Calcium Foods and Bone Health of Adolescent Girls

Project: Research project

Project Details

Description

Osteoporosis is a major public health problem. Optimum development of the skeleton during youth is crucial in prevention of osteoporosis, a condition in which fractures occur late in life because of reduced bone mass and bone quality. If skeletal development can be maximized during growth, young people will begin adulthood with optimal bone health and be less likely to develop osteoporosis in later years. Yet bone health of youth has not been adequately addressed. In this application, we propose to extend our 4-year intervention study of the effects of a high calcium diet on bone quality in pubertal girls. The aim of this experimental study is to test the effect of increasing dietary calcium intake to 1500 mg/day on increases in bone quality in adolescent females. The hypothesis to be tested is: adolescent females who consume a high calcium diet will have a greater increase in bone quality, as measured by densitometry and ultrasound, than adolescent females who consume their usual dietary calcium intake. The study uses an experimental design in which 58 participants (26 treatment and 32 control) will be followed for a total of 9.5 years. Participants are a convenience sample who were age 9 when enrolled. Girls in the treatment group will continue to be given high calcium foods to supply at least 1500 mg/day, while girls in the control group will asked to continue consuming their usual diet. Measurements to be made at baseline, every six months, and at the end of study include: bone quality determined with densitometry and ultrasound, height, weight, Tanner stage, and medical and social history. Usual physical activity and dietary intake will be determined every three months. Funding of this project in the next cycle would enable us to follow these young females continuously from age 9 to 18.5. To our knowledge, this would be the first intervention to evaluate the effects of optimal calcium intake on bone health throughout the period of highest bone mass and bone quality accrual. It is critical that we take advantage of this opportunity. This enthusiastic group of adolescent participants provides us with confidence that we can successfully complete this ambitious project. Evidence of a positive effect of increased calcium intake from food sources on bone quality in adolescent females would provide strong support for educational efforts targeted at adolescent females, parents and care providers. Positive findings would also provide the impetus for calcium fortification of more foods that appeal to young females. Lack of a calcium effect would provide support for further research into other methods or concomitant methods of maximizing skeletal development.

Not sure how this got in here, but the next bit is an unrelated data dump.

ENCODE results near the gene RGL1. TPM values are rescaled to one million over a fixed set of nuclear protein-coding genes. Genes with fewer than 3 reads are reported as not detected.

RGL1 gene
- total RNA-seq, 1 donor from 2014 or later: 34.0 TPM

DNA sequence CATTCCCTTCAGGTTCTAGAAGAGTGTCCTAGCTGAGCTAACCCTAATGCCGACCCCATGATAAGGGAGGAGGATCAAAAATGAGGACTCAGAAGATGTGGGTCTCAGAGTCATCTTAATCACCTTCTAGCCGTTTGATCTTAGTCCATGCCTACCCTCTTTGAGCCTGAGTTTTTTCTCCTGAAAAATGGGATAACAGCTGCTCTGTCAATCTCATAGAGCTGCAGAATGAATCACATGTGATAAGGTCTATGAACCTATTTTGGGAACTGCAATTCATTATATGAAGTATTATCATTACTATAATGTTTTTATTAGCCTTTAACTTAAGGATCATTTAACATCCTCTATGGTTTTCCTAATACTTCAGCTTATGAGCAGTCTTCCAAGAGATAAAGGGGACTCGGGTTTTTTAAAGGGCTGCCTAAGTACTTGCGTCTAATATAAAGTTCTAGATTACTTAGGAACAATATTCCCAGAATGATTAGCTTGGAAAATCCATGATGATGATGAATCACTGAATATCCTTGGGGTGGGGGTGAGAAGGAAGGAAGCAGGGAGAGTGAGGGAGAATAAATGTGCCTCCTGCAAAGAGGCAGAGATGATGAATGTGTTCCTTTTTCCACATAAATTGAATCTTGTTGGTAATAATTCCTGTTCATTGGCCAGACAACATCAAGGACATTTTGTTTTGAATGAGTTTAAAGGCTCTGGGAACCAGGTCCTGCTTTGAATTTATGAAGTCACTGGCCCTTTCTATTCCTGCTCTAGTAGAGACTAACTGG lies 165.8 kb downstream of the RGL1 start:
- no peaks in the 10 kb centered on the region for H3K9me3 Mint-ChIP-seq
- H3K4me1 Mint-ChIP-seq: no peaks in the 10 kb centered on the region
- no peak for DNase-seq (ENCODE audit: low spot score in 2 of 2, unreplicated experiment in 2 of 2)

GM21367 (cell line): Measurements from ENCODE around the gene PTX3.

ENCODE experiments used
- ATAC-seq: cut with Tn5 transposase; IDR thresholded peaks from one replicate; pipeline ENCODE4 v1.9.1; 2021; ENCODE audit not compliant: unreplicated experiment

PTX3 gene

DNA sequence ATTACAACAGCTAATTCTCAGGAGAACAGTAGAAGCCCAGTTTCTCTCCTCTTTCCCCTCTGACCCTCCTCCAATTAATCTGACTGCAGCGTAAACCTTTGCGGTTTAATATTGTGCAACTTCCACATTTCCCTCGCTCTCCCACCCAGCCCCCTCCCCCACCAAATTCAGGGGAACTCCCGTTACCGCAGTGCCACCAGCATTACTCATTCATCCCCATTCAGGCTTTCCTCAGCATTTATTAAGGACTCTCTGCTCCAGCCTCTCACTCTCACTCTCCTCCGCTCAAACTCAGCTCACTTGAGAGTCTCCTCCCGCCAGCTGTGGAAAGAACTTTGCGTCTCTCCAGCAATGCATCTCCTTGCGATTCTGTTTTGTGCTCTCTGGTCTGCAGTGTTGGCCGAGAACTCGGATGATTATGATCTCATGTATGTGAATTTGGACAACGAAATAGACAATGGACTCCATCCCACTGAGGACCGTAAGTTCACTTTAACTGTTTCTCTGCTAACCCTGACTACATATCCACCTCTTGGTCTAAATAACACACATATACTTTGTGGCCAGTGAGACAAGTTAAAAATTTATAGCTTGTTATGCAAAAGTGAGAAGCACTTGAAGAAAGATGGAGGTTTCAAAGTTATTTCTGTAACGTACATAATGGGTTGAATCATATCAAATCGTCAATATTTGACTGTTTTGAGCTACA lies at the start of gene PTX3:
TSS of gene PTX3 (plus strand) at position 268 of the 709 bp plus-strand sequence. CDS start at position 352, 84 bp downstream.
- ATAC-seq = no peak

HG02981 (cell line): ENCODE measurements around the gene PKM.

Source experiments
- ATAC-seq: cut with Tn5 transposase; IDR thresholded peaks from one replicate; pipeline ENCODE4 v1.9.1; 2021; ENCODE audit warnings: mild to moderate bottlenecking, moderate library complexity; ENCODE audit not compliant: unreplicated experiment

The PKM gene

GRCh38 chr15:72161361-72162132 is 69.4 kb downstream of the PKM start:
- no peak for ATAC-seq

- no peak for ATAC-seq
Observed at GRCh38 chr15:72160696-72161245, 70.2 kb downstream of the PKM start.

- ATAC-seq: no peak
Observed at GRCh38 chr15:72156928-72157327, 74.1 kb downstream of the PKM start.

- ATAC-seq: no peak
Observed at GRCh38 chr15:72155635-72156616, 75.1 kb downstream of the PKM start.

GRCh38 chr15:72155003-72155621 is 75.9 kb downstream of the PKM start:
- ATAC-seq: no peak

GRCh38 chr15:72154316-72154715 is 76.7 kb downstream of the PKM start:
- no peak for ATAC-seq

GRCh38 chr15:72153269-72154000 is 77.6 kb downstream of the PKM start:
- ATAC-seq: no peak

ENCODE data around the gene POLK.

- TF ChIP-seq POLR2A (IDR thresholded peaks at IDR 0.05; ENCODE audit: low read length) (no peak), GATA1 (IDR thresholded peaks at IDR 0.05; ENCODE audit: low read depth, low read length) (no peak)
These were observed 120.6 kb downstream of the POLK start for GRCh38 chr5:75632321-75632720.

StatusFinished
Effective start/end date1/1/0312/31/08

Funding

  • National Institute of Nursing Research: $173,940.00
  • National Institute of Nursing Research: $178,125.00
  • National Institute of Nursing Research: $178,125.00
  • National Institute of Nursing Research: $178,125.00
  • National Institute of Nursing Research: $168,895.00

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